A Unique Option for the Average Family
Experience is a great teacher. Right now, baby boomers are witnessing their aging parents’ challenges. They face the realities of emotional loss and the complexity involved with wealth transfer from one generation to the next. As a consequence, boomers have a newfound appreciation for drafting and updating their own estate planning documents. Over the next few decades, they, in turn, will transfer $30 trillion in assets to their Gen X and millennial children.
As we’ve seen, a plan is not enough on its own. An estate plan is only as sound as the person or entity charged with its execution. In other words, a well-drafted estate plan will fall short without an honest, detail-oriented, and fair trustee. Even assuming that everything goes according to plan, it is a wise and—more importantly—loving gesture to consider family dynamics and spare loved ones from burdensome financial responsibilities while grieving.
Serving as trustee involves a significant amount of work that can be overwhelming when stacked on top of existing work, family and community responsibilities. Some possible post-death actions may include:
- Securing and selling real estate, including changing locks, holding estate sales, distributing personal property, cleaning and maintenance.
- Corresponding with various financial institutions in order to collect trust assets.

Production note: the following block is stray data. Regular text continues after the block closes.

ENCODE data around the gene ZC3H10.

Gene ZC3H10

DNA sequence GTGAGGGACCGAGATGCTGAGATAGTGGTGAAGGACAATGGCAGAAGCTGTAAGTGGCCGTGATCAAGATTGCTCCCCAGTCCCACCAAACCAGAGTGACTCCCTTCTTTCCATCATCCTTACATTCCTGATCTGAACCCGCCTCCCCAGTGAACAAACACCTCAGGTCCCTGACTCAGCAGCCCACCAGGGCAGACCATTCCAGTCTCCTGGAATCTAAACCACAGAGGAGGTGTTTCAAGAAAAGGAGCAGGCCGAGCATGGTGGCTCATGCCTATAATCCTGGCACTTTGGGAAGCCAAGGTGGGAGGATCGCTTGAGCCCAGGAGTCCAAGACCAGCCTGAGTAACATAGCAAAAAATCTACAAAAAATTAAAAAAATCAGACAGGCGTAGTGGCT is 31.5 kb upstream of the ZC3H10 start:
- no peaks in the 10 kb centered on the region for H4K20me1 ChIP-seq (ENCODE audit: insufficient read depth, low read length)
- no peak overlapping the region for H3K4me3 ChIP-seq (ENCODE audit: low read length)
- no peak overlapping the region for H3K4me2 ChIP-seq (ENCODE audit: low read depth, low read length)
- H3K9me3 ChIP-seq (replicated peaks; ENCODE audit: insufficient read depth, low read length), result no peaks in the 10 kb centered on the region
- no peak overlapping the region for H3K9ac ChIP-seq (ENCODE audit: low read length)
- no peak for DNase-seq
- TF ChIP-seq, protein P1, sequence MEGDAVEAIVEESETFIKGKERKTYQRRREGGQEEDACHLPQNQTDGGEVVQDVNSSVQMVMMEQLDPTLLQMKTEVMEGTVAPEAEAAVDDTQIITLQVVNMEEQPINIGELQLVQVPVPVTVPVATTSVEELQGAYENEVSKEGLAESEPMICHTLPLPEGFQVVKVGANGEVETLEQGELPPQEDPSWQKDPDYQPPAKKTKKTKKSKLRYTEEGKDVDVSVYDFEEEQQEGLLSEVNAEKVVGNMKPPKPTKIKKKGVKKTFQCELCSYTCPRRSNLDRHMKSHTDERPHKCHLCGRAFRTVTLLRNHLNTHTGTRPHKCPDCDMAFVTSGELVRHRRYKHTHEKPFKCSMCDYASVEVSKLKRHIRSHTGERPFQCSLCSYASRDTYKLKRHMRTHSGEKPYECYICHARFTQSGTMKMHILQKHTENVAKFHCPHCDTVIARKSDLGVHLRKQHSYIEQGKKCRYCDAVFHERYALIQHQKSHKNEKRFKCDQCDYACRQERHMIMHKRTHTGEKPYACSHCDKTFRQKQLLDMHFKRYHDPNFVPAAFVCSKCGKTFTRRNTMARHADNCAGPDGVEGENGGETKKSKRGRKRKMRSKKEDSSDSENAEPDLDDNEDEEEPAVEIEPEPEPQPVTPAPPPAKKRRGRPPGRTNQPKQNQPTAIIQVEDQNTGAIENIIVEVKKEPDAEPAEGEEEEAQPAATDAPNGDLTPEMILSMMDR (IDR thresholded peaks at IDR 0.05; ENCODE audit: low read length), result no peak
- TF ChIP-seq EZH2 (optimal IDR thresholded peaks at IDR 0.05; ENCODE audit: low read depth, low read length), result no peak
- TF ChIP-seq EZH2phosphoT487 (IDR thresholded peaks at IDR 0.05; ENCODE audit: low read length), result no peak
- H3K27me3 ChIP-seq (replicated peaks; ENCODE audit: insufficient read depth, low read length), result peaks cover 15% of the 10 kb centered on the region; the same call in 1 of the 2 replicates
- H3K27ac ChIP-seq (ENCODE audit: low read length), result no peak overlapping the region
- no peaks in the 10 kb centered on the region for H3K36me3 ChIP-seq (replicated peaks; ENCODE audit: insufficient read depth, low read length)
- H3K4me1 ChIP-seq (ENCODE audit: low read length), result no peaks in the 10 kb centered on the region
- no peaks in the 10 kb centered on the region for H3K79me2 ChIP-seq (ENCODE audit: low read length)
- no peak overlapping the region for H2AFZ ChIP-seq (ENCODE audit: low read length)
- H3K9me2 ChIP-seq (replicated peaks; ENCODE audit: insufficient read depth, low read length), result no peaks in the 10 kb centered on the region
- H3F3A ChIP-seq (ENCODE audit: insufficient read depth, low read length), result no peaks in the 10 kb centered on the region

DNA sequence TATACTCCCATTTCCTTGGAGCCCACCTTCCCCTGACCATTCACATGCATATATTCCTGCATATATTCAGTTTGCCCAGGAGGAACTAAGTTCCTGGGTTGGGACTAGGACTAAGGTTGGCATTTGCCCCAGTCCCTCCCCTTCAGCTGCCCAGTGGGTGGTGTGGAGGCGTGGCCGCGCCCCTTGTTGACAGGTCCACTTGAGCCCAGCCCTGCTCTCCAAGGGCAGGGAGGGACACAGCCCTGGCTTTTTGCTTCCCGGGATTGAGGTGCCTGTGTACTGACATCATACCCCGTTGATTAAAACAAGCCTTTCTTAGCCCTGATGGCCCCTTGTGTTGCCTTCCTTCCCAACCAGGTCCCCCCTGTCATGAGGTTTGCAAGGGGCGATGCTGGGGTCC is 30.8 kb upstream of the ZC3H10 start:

- Conducting appraisals for certain trust assets, such as real estate, jewelry and artwork.
- Communicating often with beneficiaries so that everyone is informed of the status of the trustee’s efforts.
- Providing accountings to beneficiaries so they can track the amounts flowing in and out of the trust account.
- Notifying creditors and settling outstanding debts.
- Filing income and estate tax returns, as applicable.
- Distributing trust assets to beneficiaries as outlined in the trust document.
In the past, average families—who wanted to entrust an expert and spare loved ones the trouble—did not have the option to designate a corporate trustee. Fortunately, now they do because of Members Trust Company (“MTC”). MTC is owned and managed by credit unions, including TCU. Sharing the same community values of credit unions since it was founded in 1987. While many trust companies are raising minimum requirements to $1 million, TCU Trust Services administers trust accounts with far more modest balances. TCU trust Services' expert team of fiduciary and investment professionals will preserve your hard-earned assets and maximize the positive impact your financial legacy will have on your loved ones.
We retain our real-life experience and understand the struggles that families face when planning for the future. We’re committed to using our Wall Street expertise to uphold the Main Street values that support American family life. Call TCU Trust Services today to schedule your initial consultation and give your family someone) they can count on when they’ll need it most: (574) 245-4735, extension 5153.